Founded in 1980
Reviewer: Alan Lippman / May 29, 2022
Gustav Mahler, the late 19th-early 20th century German composer/conductor, reportedly said: “A symphony must be like the world. It must contain everything.” If that is the case, then George Hill’s new work, Health Matters, could be construed a literary symphony.
Hill postulates that the human condition is governed by the quest for good health and a long life and that the pursuit of health is marked by avoidance of illness, appropriate treatment of diseases and injuries, and postponement of death, to the extent achievable. The basis for these objectives and its motivating nature, Hill claims, is human awareness of the existence of a future. The author factors the components of health to include the “haves’ (the body, the mind, and the environment), the “needs” (air and breath, sun and light, and sleep and dreams), the “urges” (water, food, shelter, social connections, clothing, and fire), and the “wants” (love and money). He further expounds on the complex relationships between and among these components and provides copious illustrations of how, through history, these needs are met and how they contribute to the human condition.
What marks this book as a “literary symphony” is the vast quantity of historical detail Hill employs to illustrate the rationale for his worldview. Here is a virtual encyclopedia of human civilization and endeavor, examined from the perspective of health and leading ultimately to the development of today’s health care “industry.” This material is further supplemented by an extensive historiography. Structurally, this 322-page book is arranged in three major sections, each containing multiple chapters, an extensive bibliography, 640 “notes,” five Appendices and a 15-page index. An accurate adjective would describe this book as a “tome.”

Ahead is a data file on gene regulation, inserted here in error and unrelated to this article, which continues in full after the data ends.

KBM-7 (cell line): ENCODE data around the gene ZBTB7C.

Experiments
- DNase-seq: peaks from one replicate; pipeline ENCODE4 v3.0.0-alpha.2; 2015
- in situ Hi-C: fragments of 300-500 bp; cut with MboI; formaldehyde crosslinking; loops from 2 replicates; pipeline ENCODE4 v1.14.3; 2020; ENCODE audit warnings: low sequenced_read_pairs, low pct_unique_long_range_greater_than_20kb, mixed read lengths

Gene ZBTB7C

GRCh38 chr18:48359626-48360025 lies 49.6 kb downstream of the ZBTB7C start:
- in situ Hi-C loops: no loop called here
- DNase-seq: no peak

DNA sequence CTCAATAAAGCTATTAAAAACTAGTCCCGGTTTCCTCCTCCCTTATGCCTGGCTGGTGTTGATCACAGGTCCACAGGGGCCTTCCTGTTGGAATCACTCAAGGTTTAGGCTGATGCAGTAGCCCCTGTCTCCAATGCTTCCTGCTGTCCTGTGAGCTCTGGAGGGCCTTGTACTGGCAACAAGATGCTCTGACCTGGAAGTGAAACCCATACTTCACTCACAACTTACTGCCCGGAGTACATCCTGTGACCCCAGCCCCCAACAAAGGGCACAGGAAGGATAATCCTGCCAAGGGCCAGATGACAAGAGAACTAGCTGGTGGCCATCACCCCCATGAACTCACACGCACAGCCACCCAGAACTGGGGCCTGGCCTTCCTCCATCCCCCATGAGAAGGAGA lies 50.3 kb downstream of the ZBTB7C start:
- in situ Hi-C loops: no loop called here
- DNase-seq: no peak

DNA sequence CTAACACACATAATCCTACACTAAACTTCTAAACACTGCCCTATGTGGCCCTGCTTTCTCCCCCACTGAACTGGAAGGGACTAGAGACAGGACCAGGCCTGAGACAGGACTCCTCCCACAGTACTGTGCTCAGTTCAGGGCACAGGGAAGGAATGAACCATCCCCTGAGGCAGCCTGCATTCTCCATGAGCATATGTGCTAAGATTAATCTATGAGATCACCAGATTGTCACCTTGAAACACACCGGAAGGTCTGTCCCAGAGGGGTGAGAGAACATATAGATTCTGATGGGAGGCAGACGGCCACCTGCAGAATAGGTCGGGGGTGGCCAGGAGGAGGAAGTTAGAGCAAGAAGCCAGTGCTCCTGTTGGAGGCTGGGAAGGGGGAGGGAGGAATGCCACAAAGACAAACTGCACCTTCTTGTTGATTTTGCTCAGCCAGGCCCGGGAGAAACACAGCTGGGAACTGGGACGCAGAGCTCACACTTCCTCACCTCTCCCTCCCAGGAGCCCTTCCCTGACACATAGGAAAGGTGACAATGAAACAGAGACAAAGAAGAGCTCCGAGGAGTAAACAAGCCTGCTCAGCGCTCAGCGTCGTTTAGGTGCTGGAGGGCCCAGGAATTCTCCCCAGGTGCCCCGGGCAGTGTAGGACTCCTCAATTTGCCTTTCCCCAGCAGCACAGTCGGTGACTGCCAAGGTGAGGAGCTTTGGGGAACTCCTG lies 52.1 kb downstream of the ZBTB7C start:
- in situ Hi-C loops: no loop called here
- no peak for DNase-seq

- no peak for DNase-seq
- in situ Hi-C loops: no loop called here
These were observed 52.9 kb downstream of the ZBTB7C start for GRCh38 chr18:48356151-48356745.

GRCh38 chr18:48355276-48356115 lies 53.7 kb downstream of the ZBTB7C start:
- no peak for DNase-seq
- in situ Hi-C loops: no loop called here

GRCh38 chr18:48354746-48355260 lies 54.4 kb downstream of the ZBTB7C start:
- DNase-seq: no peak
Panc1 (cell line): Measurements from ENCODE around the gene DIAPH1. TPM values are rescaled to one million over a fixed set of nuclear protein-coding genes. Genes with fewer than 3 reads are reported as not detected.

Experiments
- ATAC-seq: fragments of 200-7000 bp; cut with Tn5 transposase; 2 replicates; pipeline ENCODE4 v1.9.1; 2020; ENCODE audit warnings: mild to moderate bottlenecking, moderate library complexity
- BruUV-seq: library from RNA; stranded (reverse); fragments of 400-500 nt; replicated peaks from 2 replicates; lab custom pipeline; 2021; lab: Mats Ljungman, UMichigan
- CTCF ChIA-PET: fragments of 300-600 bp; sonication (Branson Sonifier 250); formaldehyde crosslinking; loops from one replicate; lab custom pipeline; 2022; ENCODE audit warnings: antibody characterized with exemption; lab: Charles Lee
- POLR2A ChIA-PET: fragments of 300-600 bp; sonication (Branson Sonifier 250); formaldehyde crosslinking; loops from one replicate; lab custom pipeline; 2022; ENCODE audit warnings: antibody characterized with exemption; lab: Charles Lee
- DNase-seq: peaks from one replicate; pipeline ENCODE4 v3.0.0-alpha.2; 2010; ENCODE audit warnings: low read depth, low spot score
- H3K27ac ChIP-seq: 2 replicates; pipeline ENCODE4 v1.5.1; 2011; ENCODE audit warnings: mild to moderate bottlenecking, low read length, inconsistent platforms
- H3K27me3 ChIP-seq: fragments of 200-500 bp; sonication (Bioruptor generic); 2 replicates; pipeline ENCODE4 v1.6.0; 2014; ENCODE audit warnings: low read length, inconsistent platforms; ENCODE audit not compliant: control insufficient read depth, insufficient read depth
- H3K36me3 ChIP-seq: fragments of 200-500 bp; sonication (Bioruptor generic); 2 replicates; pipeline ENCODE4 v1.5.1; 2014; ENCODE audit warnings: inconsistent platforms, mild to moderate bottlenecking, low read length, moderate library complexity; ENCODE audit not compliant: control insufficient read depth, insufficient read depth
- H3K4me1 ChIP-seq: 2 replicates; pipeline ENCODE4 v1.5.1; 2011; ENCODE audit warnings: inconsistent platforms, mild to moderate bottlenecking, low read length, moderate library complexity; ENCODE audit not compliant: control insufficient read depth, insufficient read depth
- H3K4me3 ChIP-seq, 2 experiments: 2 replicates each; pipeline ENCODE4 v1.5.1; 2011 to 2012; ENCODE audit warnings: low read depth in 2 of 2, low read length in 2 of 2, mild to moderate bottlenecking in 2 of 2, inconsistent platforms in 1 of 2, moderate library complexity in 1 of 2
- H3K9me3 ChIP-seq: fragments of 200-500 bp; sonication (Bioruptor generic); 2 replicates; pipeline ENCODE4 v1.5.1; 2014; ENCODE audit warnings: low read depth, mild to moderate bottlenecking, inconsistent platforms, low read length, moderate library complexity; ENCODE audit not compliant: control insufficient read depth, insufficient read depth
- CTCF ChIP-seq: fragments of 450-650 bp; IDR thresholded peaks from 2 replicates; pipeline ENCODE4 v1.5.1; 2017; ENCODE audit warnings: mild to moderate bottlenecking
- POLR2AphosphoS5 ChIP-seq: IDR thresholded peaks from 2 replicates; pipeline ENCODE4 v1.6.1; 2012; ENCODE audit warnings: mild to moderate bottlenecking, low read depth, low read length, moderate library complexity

Those familiar with Hill’s previous literary output, which includes multiple books on science, medicine, and medical history, will recognize his penchant for detail, thoroughness, and accuracy. While other of his works with which I’m familiar (Edison’s Environment, Proceed to Peshawar, and Rolling with Patton), are easier to read, this one could perhaps be considered by some to be a bit overwhelming. But, if anything else, it is surely thought-provoking and raises in one’s mind fundamental concerns about current challenges, including climate change, access to equitable health care, the role of individual motivation and personal choice, and the responsibility of the medical profession to address global matters of public health.
Alan J. Lippman, MD
May 29, 2022